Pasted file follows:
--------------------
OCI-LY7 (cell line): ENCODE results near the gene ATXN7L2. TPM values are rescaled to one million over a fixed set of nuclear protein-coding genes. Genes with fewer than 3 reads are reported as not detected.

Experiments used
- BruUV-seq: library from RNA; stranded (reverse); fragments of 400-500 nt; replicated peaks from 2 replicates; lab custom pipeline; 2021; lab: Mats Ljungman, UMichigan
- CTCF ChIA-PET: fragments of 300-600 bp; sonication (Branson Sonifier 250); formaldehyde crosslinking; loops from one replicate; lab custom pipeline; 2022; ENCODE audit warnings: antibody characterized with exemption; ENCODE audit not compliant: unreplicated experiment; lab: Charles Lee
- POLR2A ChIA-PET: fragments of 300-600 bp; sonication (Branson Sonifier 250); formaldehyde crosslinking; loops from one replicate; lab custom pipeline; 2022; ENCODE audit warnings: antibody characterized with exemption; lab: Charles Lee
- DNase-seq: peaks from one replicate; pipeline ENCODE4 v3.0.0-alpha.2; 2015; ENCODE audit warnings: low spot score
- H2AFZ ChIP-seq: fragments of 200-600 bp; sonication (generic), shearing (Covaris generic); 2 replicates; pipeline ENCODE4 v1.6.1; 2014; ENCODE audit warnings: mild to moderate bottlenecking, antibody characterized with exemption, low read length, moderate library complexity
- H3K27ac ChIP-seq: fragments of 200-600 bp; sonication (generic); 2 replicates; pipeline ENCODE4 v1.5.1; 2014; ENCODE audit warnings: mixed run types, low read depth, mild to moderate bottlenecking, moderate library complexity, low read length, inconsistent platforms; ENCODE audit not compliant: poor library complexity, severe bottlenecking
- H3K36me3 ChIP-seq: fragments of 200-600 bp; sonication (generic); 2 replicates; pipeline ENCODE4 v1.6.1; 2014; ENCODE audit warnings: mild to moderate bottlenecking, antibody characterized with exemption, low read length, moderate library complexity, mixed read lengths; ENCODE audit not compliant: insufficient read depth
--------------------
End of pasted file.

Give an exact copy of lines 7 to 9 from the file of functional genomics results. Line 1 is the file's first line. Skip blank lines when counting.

- H2AFZ ChIP-seq: fragments of 200-600 bp; sonication (generic), shearing (Covaris generic); 2 replicates; pipeline ENCODE4 v1.6.1; 2014; ENCODE audit warnings: mild to moderate bottlenecking, antibody characterized with exemption, low read length, moderate library complexity
- H3K27ac ChIP-seq: fragments of 200-600 bp; sonication (generic); 2 replicates; pipeline ENCODE4 v1.5.1; 2014; ENCODE audit warnings: mixed run types, low read depth, mild to moderate bottlenecking, moderate library complexity, low read length, inconsistent platforms; ENCODE audit not compliant: poor library complexity, severe bottlenecking
- H3K36me3 ChIP-seq: fragments of 200-600 bp; sonication (generic); 2 replicates; pipeline ENCODE4 v1.6.1; 2014; ENCODE audit warnings: mild to moderate bottlenecking, antibody characterized with exemption, low read length, moderate library complexity, mixed read lengths; ENCODE audit not compliant: insufficient read depth